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Miscellaneous: 24 Oct 2018
Voters in Waterloo Region pressed the reset button in this week's municipal elections. They elected change in their community for the rapidly changing times around them.
Voting matters. Big change happens
They did not, to be sure, rush blindly into some brave new world of municipal government. They did, however, walk smartly and decisively into the political landscape they'd just reshaped.
For those of you who voted, take a bow. That's because this region can look forward to having markedly different councils leading it in the next four years, years in which they'll face heady challenges from Premier Doug Ford and his Progressive Conservatives in Toronto. These reconfigured councils are exactly what Waterloo Region needs.
More than anywhere else, voters in Cambridge epitomized the yearning for a new direction. They brought an end to the 18-year reign of Doug Craig, decisively voting out the incumbent mayor and putting in his place Kathryn McGarry, who was most recently a local MPP at Queen's Park.
In municipal elections incumbency is often like a suit of armour to those who enjoy it. Since there are no political parties to sway voters, name recognition offers a huge advantage to those already ensconced on a council. This advantage is only magnified when incumbents are challenged by several hopeful contenders, many of whom have a low public profile.
But incumbency didn't grant Craig another term. It didn't permit Jane Mitchell to return to regional council as one of Waterloo's two representatives. Newly-elected Jim Erb will go in her place.
Incumbency couldn't keep Zyg Janecki from surrendering his seat as Kitchener city council's Ward 8 representative to Margaret Johnston. Nor did incumbency permit Mark Whaley to continue for another term as the Ward 5 councillor in the city of Waterloo. Voters awarded Jen Vasic that honour.
Other significant changes on local councils were facilitated by incumbents who opted not to run again. Michael Harris, the Progressive Conservative MPP who was forced by his party to leave the Tory caucus earlier this year, experienced a political rebirth when he captured one of Kitchener's four regional council seats.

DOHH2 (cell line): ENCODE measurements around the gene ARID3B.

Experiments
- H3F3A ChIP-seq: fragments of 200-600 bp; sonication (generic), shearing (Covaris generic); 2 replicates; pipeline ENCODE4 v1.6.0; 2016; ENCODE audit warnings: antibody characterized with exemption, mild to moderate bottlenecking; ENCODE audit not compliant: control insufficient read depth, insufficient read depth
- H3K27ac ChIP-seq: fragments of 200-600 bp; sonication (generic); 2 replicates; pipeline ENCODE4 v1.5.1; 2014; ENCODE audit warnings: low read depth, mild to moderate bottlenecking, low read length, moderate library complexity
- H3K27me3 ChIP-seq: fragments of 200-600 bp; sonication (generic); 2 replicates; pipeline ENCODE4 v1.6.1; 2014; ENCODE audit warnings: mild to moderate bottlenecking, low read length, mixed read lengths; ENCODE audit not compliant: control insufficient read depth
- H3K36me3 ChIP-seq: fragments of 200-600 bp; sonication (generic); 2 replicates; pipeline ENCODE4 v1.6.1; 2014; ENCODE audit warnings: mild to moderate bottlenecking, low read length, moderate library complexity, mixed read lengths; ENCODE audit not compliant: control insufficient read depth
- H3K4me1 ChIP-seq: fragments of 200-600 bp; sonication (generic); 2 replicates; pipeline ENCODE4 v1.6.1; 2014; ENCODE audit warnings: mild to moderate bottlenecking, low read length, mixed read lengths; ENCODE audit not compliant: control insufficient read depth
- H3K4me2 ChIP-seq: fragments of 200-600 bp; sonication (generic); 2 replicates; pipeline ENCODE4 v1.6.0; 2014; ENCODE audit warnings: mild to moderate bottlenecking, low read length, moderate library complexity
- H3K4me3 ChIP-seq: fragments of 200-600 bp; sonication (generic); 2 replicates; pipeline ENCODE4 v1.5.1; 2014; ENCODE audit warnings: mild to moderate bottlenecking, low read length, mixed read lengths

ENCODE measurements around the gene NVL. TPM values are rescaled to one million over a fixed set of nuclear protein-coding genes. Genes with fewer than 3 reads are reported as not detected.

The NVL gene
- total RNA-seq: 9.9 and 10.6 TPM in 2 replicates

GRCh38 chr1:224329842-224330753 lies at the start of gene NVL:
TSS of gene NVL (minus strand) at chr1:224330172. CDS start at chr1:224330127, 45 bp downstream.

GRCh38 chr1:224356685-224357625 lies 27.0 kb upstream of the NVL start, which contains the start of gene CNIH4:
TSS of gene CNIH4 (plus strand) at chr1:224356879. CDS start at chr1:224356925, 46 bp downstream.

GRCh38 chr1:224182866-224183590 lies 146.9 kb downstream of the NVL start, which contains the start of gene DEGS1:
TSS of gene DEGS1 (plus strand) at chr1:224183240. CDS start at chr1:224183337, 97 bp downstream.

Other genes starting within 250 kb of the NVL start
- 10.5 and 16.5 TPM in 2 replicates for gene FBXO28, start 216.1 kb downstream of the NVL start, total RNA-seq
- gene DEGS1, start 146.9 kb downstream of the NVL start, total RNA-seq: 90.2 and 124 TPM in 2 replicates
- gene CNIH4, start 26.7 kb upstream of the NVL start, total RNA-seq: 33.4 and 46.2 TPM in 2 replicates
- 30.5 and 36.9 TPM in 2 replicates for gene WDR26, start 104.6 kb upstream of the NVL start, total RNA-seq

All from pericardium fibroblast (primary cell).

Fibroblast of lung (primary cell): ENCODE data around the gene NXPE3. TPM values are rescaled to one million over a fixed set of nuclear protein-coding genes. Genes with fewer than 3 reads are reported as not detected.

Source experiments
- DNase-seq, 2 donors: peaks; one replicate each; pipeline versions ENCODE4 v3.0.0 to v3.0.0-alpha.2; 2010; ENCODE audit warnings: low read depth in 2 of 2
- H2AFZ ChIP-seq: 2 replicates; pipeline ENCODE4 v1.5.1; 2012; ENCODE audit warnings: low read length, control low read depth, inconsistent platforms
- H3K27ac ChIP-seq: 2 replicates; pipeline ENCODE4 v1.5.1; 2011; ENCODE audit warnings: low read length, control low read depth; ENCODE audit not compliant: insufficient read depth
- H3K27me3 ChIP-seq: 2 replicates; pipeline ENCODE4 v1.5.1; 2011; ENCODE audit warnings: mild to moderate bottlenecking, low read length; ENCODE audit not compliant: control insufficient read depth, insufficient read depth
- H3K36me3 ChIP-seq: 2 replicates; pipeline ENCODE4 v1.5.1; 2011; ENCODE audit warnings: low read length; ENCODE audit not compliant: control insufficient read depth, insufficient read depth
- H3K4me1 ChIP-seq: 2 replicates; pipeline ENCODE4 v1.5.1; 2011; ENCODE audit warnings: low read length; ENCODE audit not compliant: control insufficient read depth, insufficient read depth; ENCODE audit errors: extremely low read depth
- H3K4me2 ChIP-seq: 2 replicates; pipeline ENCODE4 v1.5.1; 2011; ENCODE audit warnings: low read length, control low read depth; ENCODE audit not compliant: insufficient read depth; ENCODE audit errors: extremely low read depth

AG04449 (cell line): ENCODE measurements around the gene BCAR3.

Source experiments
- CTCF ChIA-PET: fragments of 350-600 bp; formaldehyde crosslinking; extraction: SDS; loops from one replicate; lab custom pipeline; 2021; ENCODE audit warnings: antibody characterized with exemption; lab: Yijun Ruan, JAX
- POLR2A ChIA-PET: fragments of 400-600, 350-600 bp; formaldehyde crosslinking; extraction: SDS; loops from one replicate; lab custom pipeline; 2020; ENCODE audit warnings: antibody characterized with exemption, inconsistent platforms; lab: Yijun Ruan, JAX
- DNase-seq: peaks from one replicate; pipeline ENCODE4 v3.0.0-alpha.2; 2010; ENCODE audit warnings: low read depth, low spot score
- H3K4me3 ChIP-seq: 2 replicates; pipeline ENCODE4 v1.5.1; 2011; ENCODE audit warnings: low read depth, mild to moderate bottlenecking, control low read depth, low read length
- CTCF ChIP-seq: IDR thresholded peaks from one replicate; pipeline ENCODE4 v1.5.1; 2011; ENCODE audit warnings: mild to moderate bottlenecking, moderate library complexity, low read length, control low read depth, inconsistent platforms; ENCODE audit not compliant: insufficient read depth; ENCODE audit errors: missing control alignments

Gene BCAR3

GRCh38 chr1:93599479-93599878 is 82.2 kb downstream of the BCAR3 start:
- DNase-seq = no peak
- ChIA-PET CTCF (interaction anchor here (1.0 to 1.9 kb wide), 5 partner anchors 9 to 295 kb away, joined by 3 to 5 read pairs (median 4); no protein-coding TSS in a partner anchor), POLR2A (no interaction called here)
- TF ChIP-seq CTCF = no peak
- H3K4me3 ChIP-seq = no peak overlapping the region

One of the city's current representatives on that body — Karen Redman — had run to become Waterloo Region's new chair, a position that itself became open when Ken Seiling announced his retirement after 33 years in the job.
While glitches in online voting in Woolwich and Wellesley townships Monday mean the winner of the regional chair race won't be officially announced until Wednesday, someone new will lead the region in the four years ahead.
And so we have change. Evolutionary if not revolutionary. Sensible, not radical. A blood transfusion for the body politic, not open-heart surgery. It's change that people chose. Change that politicians who stepped aside made inevitable.
Change that will see far more women in elected positions than before, a shift that will be welcomed by everyone who thinks municipal councils should look like their electorates.
Half the newly-elected councillors in Kitchener and in North Dumfries Township are women. Women will be in the majority on Waterloo council and three out of four councillors in Wilmot Township will be women, too.
There are lessons in all this, especially for the vast majority of eligible voters in this region who, unfortunately, didn't bother to mark a ballot.
Elections matter. They can be truly transformative. And incumbent politicians should never become too comfortable because sometimes voters weigh their options and mark their X for change.
Nobody should ignore these facts of political life with Canada's next federal election just one year away.
Waterloo Region Record/AA
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